Allergic inflammation

Jump to navigation Jump to search

Editor-In-Chief: C. Michael Gibson, M.S., M.D. [1]

Allergic inflammation is an important pathophysiological feature of several disabilities or medical conditions including allergic asthma, atopic dermatitis, allergic rhinitis and several ocular allergic diseases. Allergic reactions may generally be divided into two components; the early phase reaction, and the late phase reaction. While the contribution to the development of symptoms from each of the phases varies greatly between diseases, both are usually present and provide us a framework for understanding allergic disease [1][2][3][4].

The early phase of the allergic reaction typically occurs within minutes, or even seconds, following allergen exposure and is also commonly referred to as the immediate allergic reaction or as a Type I allergic reaction [5]. The reaction is caused by the release of histamine and mast cell granule proteins by a process called degranulation, as well as the production of leukotrienes, prostaglandins and cytokines, by mast cells following the cross-linking of allergen specific IgE molecules bound to mast cell FcεRI receptors [3]. These mediators affect nerve cells causing itching [6], smooth muscle cells causing contraction (leading to the airway narrowing seen in allergic asthma) [4], goblet cells causing mucus production [1], and endothelial cells causing vasodilatation and edema [6].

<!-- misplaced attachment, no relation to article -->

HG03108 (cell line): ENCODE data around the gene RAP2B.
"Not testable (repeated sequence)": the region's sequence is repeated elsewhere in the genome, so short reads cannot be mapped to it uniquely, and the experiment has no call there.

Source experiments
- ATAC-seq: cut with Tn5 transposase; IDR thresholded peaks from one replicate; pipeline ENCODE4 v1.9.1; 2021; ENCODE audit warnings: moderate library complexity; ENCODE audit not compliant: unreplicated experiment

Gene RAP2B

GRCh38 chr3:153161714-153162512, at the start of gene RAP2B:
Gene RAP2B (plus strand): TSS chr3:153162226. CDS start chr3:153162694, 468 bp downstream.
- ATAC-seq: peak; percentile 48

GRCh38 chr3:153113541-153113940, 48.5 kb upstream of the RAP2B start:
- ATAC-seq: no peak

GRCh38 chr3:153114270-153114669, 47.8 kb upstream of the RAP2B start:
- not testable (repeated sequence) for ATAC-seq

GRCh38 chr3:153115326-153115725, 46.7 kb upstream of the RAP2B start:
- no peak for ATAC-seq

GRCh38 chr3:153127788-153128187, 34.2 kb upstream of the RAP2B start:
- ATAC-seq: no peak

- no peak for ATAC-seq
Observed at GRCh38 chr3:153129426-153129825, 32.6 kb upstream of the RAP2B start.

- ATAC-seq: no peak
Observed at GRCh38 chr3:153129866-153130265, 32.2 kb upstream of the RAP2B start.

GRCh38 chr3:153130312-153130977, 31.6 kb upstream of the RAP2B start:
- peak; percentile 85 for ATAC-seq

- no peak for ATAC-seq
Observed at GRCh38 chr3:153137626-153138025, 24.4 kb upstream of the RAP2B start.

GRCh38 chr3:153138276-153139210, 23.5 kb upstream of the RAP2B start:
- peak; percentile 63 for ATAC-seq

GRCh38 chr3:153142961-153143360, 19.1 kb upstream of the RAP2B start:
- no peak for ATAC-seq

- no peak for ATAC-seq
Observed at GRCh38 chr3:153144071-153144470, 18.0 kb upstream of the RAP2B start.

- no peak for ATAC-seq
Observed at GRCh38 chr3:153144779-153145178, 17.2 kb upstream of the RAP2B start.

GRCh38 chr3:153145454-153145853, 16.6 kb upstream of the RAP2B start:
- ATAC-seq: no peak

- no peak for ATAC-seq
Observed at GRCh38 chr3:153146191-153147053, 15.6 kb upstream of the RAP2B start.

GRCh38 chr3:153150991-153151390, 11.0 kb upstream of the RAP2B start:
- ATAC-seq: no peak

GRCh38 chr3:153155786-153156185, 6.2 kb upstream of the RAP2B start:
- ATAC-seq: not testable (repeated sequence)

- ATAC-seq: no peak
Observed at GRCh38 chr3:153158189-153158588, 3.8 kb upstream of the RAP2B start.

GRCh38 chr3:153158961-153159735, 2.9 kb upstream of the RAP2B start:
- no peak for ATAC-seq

The late phase reaction is also sometimes called the Type IV allergic reaction or delayed type hypersensitivity and may take as long as 6 – 12 hours to fully develop following an encounter with allergen [5]. The products of the early phase reaction include chemokines and molecules that act on endothelial cells and cause them to express Intercellular adhesion molecule (such as vascular cell adhesion molecule and selectins), which together result in the recruitment and activation of leukocytes from the blood into the site of the allergic reaction [3]. Typically, the infiltrating cells observed in allergic reactions contain a high proportion of lymphocytes, and especially, of eosinophils. The recruited eosinophils will degranulate releasing a number of cytotoxic molecules (including Major Basic Protein and eosinophil peroxidase) as well as produce a number of cytokines such as IL-5 [7]. The recruited T-cells are typically of the Th2 variety and the cytokines they produce lead to further recruitment of mast cells and eosinophils, and in plasma cell isotype switching to IgE which will bind to the mast cell FcεRI receptors and prime the individual for further allergic responses.

See also


  1. 1.0 1.1 Fireman P. Understanding asthma pathophysiology. Allergy Asthma Proc 2003; 24(2):79-83.
  2. Leung DY. Molecular basis of allergic diseases. Mol Genet Metab 1998; 63(3):157-167.
  3. 3.0 3.1 3.2 Hansen I, Klimek L, Mosges R, Hormann K. Mediators of inflammation in the early and the late phase of allergic rhinitis. Curr Opin Allergy Clin Immunol 2004; 4(3):159-163.
  4. 4.0 4.1 Katelaris CH. Ocular allergy: implications for the clinical immunologist. Ann Allergy Asthma Immunol 2003; 90(6 Suppl 3):23-27.
  5. 5.0 5.1 Janeway CA, Travers P, Walport M, Shlomchik M. Immunobiology. 5 ed. 2001.
  6. 6.0 6.1 Trocme SD, Sra KK. Spectrum of ocular allergy. Curr Opin Allergy Clin Immunol 2002; 2(5):423-427.
  7. Rothenberg ME. Eosinophilia. N Engl J Med 1998; 338(22):1592-1600.

Template:WH Template:WS